Knowing customers’ social media habits, as well as their demographics, provides deeper understanding into what that customer truly wants from their interaction with your organization. An engaged customer would share his experience with his social media network; a less satisfied customer would browse competitor sites. All of these mechanisms provide millions of data points to be compiled. The challenge is sifting through the noise and pulling together complementary notes to create a symphony. Based on the wealth of information available, intelligent CRM should be able to segment a company’s client base, not only by the number of products purchased, but also by the number of positive reviews shared online. The system will be able to prioritize, categorize, and route so that action can be taken on that insight. 

As an organization learns more about its customers, the same methodology should be applied to the users of its CRM system. Rather than pulling a variety of daily and weekly reports to decide on the next action item, intelligent CRM will push the relevant information to the appropriate user as it happens so actions can be taken to enhance the customer experience in a timely fashion. For example, knowing a customer’s teenage son will be graduating from high school soon should prompt a financial services firm’s system to send information qualified expenses for the 529 plan and tips for avoiding potential penalties. If a high-net-worth client calls the service center about withdrawal fees, the system would immediately alert the adviser to reach out to the customer. Noticing the customer has also recently searched realtor sites would prompt the adviser to recommend which account to tap for the down payment on that vacation home.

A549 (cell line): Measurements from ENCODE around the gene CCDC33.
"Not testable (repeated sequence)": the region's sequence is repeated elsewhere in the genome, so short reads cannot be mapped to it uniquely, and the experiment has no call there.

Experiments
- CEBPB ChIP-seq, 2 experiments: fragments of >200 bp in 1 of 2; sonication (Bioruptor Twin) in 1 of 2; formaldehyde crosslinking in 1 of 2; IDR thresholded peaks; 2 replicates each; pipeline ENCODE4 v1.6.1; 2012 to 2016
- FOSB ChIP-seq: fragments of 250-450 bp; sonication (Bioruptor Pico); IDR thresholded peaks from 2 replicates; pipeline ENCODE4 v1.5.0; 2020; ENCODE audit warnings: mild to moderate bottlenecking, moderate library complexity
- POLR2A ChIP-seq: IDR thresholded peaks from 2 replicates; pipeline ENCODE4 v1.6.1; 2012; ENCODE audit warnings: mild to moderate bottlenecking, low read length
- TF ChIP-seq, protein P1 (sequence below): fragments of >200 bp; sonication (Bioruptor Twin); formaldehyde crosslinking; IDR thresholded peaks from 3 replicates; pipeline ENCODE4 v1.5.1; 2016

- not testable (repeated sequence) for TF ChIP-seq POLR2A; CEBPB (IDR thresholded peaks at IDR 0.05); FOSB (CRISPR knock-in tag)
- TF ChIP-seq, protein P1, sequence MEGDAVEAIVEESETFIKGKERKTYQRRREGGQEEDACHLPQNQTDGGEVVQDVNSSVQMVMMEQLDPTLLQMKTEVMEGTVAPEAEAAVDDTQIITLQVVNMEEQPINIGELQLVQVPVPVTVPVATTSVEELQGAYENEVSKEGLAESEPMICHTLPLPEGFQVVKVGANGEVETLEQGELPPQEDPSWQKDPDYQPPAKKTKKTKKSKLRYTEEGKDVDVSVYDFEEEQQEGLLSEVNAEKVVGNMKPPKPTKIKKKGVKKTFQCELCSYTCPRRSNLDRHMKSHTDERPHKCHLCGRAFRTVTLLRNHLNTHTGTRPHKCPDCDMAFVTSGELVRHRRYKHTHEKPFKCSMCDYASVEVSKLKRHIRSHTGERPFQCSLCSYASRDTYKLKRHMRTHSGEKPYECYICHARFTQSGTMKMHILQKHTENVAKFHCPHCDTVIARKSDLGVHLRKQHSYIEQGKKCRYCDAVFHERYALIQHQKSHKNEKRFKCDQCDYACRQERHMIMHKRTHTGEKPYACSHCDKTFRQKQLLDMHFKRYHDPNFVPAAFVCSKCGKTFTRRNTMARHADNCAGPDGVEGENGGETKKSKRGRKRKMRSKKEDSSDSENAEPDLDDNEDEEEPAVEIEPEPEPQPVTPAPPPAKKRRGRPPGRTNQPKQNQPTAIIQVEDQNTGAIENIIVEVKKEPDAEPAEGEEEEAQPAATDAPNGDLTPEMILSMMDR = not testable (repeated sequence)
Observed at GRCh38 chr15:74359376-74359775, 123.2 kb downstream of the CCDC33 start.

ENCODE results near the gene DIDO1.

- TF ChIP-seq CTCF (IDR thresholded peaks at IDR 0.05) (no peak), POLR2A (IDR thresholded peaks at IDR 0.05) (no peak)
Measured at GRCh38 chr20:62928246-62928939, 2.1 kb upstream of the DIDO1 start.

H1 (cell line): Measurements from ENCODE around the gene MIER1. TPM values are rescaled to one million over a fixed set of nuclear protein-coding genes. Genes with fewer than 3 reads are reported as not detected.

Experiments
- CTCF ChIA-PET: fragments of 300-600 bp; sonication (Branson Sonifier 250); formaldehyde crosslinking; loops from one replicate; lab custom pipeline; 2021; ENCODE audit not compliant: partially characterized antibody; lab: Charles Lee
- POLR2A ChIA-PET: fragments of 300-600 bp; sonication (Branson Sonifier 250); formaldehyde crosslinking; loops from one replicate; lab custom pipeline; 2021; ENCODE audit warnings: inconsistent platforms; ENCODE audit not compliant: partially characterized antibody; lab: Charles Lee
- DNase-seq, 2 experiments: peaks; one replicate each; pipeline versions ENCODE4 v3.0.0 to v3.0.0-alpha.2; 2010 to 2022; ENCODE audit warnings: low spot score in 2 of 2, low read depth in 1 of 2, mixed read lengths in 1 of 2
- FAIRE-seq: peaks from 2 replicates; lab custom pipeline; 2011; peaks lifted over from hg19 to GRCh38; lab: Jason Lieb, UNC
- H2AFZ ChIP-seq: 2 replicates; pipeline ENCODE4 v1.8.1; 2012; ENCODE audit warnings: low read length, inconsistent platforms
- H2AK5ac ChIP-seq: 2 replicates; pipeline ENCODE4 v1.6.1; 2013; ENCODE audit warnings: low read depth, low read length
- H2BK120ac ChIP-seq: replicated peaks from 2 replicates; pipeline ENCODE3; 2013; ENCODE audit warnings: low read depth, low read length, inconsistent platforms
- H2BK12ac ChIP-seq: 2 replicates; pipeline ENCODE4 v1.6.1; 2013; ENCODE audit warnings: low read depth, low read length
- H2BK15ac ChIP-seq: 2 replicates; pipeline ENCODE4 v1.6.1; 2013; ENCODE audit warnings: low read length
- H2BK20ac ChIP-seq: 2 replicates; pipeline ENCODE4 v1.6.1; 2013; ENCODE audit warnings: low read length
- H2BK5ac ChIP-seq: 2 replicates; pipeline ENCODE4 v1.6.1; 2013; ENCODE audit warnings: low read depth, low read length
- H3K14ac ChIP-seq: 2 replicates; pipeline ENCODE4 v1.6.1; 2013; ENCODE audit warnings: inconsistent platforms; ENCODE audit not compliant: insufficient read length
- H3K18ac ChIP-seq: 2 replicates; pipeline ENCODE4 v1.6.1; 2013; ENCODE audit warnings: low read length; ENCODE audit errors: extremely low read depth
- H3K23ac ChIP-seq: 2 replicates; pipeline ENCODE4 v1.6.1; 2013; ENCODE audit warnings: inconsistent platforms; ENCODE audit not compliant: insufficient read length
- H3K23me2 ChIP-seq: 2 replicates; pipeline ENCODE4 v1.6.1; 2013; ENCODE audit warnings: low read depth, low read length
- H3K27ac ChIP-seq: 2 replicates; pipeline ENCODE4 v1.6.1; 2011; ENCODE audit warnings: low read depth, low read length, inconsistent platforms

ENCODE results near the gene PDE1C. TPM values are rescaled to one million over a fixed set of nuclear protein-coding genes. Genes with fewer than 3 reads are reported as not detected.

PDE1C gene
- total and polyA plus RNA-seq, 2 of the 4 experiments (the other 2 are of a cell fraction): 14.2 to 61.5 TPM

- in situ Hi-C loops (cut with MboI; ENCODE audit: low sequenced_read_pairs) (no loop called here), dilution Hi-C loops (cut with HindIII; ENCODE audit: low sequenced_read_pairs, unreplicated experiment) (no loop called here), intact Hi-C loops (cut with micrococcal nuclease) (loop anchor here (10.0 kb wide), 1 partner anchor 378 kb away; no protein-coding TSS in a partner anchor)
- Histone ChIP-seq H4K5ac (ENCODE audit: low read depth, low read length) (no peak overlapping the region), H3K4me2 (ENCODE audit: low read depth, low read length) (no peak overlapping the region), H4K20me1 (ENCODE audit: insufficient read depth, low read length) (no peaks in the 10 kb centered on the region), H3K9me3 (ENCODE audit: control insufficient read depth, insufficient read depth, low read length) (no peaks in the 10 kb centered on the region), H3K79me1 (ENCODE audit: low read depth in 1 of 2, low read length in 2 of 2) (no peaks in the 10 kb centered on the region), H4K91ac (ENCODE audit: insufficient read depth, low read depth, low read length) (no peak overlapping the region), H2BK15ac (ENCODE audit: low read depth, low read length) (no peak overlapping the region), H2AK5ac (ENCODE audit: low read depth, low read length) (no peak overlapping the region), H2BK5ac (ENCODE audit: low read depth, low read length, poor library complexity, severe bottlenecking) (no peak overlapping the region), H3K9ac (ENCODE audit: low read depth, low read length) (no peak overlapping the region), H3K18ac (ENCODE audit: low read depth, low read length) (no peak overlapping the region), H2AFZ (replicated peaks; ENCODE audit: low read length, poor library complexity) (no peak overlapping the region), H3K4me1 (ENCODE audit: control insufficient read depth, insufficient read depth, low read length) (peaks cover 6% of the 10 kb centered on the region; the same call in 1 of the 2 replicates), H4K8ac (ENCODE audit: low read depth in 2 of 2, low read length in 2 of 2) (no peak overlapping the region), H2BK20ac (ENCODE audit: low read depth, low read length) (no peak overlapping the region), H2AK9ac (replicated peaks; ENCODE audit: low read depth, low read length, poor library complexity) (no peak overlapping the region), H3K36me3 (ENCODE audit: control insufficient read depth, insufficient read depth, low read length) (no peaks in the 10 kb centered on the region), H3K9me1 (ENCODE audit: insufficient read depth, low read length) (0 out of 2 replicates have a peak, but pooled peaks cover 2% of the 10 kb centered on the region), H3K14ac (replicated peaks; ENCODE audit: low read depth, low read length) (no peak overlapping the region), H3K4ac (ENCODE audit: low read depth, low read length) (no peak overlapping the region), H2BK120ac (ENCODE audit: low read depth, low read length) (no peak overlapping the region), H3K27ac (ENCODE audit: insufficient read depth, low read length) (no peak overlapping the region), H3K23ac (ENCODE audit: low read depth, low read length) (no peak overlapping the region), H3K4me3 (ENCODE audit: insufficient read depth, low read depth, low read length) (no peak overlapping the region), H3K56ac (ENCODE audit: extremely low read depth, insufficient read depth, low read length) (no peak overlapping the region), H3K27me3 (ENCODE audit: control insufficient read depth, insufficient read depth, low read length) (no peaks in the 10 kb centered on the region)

“How do we communicate with you?”